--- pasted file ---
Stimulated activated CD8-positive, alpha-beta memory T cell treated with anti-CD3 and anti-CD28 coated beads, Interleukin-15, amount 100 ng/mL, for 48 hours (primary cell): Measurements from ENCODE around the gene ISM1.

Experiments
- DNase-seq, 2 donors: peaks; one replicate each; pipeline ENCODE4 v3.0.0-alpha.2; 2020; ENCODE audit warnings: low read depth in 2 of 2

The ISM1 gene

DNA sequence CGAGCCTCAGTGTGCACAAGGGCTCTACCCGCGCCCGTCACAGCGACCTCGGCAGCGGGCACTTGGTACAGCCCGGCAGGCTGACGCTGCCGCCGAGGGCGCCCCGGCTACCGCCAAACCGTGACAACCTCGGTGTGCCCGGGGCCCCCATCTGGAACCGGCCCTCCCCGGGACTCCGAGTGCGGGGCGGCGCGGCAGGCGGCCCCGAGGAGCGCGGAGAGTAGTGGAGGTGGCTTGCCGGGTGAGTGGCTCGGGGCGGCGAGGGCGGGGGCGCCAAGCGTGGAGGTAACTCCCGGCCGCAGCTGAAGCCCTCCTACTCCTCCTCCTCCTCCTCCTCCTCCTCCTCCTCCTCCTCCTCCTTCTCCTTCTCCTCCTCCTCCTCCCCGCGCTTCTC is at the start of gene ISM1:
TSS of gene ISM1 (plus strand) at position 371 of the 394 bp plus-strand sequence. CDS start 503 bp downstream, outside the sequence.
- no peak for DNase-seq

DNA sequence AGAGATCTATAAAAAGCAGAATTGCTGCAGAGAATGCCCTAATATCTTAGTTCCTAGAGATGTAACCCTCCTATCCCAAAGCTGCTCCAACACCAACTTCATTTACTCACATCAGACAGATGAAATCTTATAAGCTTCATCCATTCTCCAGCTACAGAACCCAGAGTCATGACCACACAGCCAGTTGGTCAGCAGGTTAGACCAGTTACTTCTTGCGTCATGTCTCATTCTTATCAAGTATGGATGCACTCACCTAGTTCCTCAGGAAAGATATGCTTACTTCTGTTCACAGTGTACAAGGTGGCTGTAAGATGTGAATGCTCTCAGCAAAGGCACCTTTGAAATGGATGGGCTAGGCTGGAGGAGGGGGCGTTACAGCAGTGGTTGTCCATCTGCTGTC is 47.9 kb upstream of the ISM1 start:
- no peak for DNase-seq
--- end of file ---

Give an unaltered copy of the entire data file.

Stimulated activated CD8-positive, alpha-beta memory T cell treated with anti-CD3 and anti-CD28 coated beads, Interleukin-15, amount 100 ng/mL, for 48 hours (primary cell): Measurements from ENCODE around the gene ISM1.

Experiments
- DNase-seq, 2 donors: peaks; one replicate each; pipeline ENCODE4 v3.0.0-alpha.2; 2020; ENCODE audit warnings: low read depth in 2 of 2

The ISM1 gene

DNA sequence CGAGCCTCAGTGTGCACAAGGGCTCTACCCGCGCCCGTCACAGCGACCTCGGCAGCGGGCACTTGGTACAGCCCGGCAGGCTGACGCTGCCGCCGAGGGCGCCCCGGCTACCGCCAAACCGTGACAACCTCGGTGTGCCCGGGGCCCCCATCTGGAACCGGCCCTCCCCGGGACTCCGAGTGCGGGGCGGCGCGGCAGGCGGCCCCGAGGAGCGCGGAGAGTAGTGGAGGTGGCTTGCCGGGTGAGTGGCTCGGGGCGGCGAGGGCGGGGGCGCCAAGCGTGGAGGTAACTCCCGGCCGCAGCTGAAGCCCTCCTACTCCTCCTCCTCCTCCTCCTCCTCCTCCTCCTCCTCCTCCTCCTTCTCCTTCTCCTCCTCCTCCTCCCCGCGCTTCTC is at the start of gene ISM1:
TSS of gene ISM1 (plus strand) at position 371 of the 394 bp plus-strand sequence. CDS start 503 bp downstream, outside the sequence.
- no peak for DNase-seq

DNA sequence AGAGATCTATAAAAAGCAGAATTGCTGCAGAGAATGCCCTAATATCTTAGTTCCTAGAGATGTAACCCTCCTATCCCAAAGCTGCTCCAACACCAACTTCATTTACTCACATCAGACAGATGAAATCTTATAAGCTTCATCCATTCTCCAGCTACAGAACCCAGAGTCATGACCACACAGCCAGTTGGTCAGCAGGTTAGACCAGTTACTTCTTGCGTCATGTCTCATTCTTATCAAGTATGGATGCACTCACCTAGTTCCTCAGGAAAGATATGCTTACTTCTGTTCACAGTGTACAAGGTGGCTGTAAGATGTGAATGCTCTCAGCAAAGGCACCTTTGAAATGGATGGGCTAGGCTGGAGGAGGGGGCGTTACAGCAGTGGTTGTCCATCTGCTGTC is 47.9 kb upstream of the ISM1 start:
- no peak for DNase-seq